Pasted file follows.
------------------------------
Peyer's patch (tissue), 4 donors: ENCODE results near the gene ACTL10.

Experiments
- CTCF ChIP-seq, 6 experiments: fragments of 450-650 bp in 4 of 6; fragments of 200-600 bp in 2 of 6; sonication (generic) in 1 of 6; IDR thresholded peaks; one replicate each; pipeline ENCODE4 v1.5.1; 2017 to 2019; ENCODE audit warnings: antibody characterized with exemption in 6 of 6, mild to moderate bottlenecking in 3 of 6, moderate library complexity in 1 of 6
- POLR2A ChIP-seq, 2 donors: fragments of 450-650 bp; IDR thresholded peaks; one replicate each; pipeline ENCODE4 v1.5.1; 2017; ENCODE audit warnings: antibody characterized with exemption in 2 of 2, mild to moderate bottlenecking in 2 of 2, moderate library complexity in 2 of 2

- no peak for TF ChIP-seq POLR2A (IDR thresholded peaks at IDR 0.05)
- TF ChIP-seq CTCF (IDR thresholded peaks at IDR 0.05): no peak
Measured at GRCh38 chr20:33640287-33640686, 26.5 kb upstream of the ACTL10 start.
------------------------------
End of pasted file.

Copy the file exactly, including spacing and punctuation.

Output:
Peyer's patch (tissue), 4 donors: ENCODE results near the gene ACTL10.

Experiments
- CTCF ChIP-seq, 6 experiments: fragments of 450-650 bp in 4 of 6; fragments of 200-600 bp in 2 of 6; sonication (generic) in 1 of 6; IDR thresholded peaks; one replicate each; pipeline ENCODE4 v1.5.1; 2017 to 2019; ENCODE audit warnings: antibody characterized with exemption in 6 of 6, mild to moderate bottlenecking in 3 of 6, moderate library complexity in 1 of 6
- POLR2A ChIP-seq, 2 donors: fragments of 450-650 bp; IDR thresholded peaks; one replicate each; pipeline ENCODE4 v1.5.1; 2017; ENCODE audit warnings: antibody characterized with exemption in 2 of 2, mild to moderate bottlenecking in 2 of 2, moderate library complexity in 2 of 2

- no peak for TF ChIP-seq POLR2A (IDR thresholded peaks at IDR 0.05)
- TF ChIP-seq CTCF (IDR thresholded peaks at IDR 0.05): no peak
Measured at GRCh38 chr20:33640287-33640686, 26.5 kb upstream of the ACTL10 start.